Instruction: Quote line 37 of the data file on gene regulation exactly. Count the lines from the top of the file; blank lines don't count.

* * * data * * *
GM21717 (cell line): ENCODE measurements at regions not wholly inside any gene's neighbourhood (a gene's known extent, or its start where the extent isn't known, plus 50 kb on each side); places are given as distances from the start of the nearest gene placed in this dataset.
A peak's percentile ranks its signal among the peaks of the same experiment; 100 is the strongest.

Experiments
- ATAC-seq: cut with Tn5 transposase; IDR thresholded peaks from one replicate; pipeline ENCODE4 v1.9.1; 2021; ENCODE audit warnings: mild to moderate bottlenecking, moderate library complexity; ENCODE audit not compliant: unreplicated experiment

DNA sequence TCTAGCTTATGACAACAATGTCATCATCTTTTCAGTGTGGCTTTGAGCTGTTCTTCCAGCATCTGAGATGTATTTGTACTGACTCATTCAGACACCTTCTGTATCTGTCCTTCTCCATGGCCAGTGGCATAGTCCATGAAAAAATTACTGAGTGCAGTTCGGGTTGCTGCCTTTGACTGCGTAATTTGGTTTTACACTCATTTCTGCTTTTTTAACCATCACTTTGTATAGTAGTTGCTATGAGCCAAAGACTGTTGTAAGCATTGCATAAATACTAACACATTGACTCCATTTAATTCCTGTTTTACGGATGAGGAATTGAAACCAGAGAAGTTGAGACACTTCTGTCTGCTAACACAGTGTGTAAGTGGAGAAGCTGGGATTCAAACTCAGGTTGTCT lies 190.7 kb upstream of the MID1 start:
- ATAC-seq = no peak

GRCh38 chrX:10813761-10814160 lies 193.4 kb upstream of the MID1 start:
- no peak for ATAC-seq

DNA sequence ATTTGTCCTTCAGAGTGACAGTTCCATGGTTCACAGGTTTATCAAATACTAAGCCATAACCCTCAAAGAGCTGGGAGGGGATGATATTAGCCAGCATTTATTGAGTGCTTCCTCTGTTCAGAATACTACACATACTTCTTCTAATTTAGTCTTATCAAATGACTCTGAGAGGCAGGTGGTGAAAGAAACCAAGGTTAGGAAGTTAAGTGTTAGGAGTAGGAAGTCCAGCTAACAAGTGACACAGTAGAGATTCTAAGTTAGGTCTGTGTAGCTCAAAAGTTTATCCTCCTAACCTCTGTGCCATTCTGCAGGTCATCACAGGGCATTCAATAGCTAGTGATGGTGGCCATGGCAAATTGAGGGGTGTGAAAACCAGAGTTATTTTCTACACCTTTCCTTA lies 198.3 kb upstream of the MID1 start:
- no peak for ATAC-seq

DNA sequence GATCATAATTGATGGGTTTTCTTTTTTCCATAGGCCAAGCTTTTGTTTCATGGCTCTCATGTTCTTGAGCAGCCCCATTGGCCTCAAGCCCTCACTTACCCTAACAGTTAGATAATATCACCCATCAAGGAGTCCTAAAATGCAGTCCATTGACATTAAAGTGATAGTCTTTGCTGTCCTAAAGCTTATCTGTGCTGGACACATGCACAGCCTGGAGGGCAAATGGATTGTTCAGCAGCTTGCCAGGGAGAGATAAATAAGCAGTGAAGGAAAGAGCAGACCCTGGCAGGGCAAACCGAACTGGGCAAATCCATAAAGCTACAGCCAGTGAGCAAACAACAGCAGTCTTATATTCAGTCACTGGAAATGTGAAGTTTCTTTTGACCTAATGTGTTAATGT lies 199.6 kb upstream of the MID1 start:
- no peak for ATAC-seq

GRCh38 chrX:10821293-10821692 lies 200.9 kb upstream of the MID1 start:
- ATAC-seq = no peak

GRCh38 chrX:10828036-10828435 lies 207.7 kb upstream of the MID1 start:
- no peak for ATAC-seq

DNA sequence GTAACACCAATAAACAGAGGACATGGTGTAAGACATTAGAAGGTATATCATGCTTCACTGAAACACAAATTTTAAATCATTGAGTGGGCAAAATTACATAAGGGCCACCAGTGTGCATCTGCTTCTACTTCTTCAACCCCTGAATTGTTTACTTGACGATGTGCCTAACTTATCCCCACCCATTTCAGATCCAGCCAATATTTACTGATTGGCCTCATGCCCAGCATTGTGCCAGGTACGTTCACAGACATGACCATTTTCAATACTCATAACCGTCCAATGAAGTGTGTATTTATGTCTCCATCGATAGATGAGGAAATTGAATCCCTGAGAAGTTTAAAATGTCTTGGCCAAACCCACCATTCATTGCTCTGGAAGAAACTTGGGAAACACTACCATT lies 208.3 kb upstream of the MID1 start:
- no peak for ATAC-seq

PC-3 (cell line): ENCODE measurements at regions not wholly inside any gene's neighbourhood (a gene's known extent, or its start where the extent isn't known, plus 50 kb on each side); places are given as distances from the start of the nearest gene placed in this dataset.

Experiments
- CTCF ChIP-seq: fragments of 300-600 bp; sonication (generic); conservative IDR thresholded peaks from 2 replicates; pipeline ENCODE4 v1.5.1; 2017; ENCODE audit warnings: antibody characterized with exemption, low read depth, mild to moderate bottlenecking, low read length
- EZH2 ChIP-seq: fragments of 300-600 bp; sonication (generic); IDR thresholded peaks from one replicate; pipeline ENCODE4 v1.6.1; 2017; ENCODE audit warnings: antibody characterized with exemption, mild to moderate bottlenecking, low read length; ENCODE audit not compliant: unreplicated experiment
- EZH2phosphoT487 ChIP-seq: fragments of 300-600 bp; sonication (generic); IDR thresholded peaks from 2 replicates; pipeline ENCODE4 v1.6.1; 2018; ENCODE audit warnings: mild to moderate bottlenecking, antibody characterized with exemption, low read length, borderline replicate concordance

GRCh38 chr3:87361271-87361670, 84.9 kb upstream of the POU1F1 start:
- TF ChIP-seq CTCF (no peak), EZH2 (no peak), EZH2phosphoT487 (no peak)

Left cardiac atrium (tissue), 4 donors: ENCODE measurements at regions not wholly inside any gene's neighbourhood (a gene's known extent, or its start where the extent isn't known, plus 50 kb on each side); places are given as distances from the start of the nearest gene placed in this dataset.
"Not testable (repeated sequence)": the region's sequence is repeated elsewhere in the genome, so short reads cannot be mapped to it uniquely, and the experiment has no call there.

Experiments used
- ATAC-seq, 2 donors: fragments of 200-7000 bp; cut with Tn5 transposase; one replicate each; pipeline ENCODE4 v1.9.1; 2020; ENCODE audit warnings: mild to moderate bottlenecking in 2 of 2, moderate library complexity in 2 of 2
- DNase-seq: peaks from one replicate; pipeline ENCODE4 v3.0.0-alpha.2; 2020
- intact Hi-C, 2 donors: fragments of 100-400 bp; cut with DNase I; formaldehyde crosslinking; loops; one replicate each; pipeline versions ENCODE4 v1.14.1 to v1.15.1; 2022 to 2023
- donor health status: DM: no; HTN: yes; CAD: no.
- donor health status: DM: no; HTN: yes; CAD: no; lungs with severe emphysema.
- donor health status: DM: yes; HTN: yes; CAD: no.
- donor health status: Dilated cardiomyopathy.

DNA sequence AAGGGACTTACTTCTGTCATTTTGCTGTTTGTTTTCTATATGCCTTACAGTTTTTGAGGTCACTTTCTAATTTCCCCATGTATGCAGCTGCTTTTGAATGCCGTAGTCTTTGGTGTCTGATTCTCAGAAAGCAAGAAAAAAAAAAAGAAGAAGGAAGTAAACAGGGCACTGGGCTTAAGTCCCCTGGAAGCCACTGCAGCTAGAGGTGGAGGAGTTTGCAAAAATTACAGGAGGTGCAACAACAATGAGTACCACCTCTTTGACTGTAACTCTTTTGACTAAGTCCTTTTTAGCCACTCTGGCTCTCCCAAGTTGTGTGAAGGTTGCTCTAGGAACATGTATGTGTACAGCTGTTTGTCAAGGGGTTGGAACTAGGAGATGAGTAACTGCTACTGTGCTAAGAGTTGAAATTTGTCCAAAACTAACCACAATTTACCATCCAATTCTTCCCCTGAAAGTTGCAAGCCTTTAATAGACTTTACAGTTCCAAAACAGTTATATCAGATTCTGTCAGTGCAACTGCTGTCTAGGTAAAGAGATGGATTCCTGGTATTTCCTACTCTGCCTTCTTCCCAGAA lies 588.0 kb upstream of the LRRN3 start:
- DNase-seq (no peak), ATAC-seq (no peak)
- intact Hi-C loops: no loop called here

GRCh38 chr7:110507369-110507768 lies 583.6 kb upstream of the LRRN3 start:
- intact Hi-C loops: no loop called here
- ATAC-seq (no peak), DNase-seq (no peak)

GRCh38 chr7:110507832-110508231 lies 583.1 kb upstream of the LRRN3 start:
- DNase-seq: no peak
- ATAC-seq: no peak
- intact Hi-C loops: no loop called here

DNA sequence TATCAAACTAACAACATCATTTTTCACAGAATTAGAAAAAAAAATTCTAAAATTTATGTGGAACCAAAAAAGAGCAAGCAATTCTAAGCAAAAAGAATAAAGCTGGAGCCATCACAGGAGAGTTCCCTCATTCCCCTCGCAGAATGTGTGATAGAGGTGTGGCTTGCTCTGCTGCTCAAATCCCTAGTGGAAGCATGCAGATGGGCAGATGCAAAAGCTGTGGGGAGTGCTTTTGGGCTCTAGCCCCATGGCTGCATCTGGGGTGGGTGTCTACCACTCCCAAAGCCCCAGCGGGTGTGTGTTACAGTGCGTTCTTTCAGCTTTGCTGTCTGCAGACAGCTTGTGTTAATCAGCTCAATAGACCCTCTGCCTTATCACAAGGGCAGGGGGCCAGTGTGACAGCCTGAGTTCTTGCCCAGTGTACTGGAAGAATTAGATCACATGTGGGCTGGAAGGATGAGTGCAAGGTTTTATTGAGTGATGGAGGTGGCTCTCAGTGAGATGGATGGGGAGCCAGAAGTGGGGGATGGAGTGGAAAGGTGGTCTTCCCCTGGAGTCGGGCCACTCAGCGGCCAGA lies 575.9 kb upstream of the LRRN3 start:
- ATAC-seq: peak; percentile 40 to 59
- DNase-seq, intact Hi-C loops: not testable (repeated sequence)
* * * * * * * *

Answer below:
- DNase-seq (no peak), ATAC-seq (no peak)